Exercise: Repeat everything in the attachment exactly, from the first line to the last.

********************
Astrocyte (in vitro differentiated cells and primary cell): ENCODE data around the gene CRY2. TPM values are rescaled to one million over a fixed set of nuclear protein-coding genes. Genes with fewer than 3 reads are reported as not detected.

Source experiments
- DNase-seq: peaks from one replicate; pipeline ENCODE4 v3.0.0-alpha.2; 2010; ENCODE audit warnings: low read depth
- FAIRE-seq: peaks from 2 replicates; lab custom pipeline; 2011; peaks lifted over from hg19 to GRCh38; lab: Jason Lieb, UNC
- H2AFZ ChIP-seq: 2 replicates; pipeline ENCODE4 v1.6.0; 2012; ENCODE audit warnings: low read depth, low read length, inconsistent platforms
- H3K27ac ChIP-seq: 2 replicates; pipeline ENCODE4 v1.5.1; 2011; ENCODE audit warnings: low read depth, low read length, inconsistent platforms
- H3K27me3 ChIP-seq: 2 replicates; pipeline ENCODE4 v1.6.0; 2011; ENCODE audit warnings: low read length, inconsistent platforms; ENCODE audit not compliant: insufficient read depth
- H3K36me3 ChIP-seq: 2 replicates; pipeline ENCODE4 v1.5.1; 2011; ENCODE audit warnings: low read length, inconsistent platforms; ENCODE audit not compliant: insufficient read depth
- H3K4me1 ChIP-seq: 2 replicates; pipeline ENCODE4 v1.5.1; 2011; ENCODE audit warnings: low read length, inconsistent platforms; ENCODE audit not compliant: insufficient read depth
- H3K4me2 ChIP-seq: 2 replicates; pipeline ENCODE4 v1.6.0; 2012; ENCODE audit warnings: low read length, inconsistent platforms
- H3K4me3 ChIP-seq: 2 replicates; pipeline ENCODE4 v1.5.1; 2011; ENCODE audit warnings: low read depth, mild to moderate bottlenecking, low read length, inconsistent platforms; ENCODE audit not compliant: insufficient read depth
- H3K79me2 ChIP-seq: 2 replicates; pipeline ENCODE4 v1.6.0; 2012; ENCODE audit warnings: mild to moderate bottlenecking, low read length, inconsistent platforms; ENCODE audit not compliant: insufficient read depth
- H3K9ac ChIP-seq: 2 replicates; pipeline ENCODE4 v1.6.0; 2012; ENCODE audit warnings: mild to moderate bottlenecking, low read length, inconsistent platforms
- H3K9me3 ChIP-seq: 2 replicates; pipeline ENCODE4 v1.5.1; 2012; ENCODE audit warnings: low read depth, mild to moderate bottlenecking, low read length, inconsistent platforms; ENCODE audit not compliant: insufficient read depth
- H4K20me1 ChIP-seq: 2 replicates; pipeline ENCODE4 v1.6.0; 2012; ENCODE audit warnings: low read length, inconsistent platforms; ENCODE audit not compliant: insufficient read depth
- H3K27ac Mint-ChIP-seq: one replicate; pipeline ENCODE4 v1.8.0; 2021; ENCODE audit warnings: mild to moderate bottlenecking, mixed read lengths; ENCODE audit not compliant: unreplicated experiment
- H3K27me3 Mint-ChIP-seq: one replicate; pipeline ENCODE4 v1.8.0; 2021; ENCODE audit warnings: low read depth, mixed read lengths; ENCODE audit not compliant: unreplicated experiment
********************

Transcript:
Astrocyte (in vitro differentiated cells and primary cell): ENCODE data around the gene CRY2. TPM values are rescaled to one million over a fixed set of nuclear protein-coding genes. Genes with fewer than 3 reads are reported as not detected.

Source experiments
- DNase-seq: peaks from one replicate; pipeline ENCODE4 v3.0.0-alpha.2; 2010; ENCODE audit warnings: low read depth
- FAIRE-seq: peaks from 2 replicates; lab custom pipeline; 2011; peaks lifted over from hg19 to GRCh38; lab: Jason Lieb, UNC
- H2AFZ ChIP-seq: 2 replicates; pipeline ENCODE4 v1.6.0; 2012; ENCODE audit warnings: low read depth, low read length, inconsistent platforms
- H3K27ac ChIP-seq: 2 replicates; pipeline ENCODE4 v1.5.1; 2011; ENCODE audit warnings: low read depth, low read length, inconsistent platforms
- H3K27me3 ChIP-seq: 2 replicates; pipeline ENCODE4 v1.6.0; 2011; ENCODE audit warnings: low read length, inconsistent platforms; ENCODE audit not compliant: insufficient read depth
- H3K36me3 ChIP-seq: 2 replicates; pipeline ENCODE4 v1.5.1; 2011; ENCODE audit warnings: low read length, inconsistent platforms; ENCODE audit not compliant: insufficient read depth
- H3K4me1 ChIP-seq: 2 replicates; pipeline ENCODE4 v1.5.1; 2011; ENCODE audit warnings: low read length, inconsistent platforms; ENCODE audit not compliant: insufficient read depth
- H3K4me2 ChIP-seq: 2 replicates; pipeline ENCODE4 v1.6.0; 2012; ENCODE audit warnings: low read length, inconsistent platforms
- H3K4me3 ChIP-seq: 2 replicates; pipeline ENCODE4 v1.5.1; 2011; ENCODE audit warnings: low read depth, mild to moderate bottlenecking, low read length, inconsistent platforms; ENCODE audit not compliant: insufficient read depth
- H3K79me2 ChIP-seq: 2 replicates; pipeline ENCODE4 v1.6.0; 2012; ENCODE audit warnings: mild to moderate bottlenecking, low read length, inconsistent platforms; ENCODE audit not compliant: insufficient read depth
- H3K9ac ChIP-seq: 2 replicates; pipeline ENCODE4 v1.6.0; 2012; ENCODE audit warnings: mild to moderate bottlenecking, low read length, inconsistent platforms
- H3K9me3 ChIP-seq: 2 replicates; pipeline ENCODE4 v1.5.1; 2012; ENCODE audit warnings: low read depth, mild to moderate bottlenecking, low read length, inconsistent platforms; ENCODE audit not compliant: insufficient read depth
- H4K20me1 ChIP-seq: 2 replicates; pipeline ENCODE4 v1.6.0; 2012; ENCODE audit warnings: low read length, inconsistent platforms; ENCODE audit not compliant: insufficient read depth
- H3K27ac Mint-ChIP-seq: one replicate; pipeline ENCODE4 v1.8.0; 2021; ENCODE audit warnings: mild to moderate bottlenecking, mixed read lengths; ENCODE audit not compliant: unreplicated experiment
- H3K27me3 Mint-ChIP-seq: one replicate; pipeline ENCODE4 v1.8.0; 2021; ENCODE audit warnings: low read depth, mixed read lengths; ENCODE audit not compliant: unreplicated experiment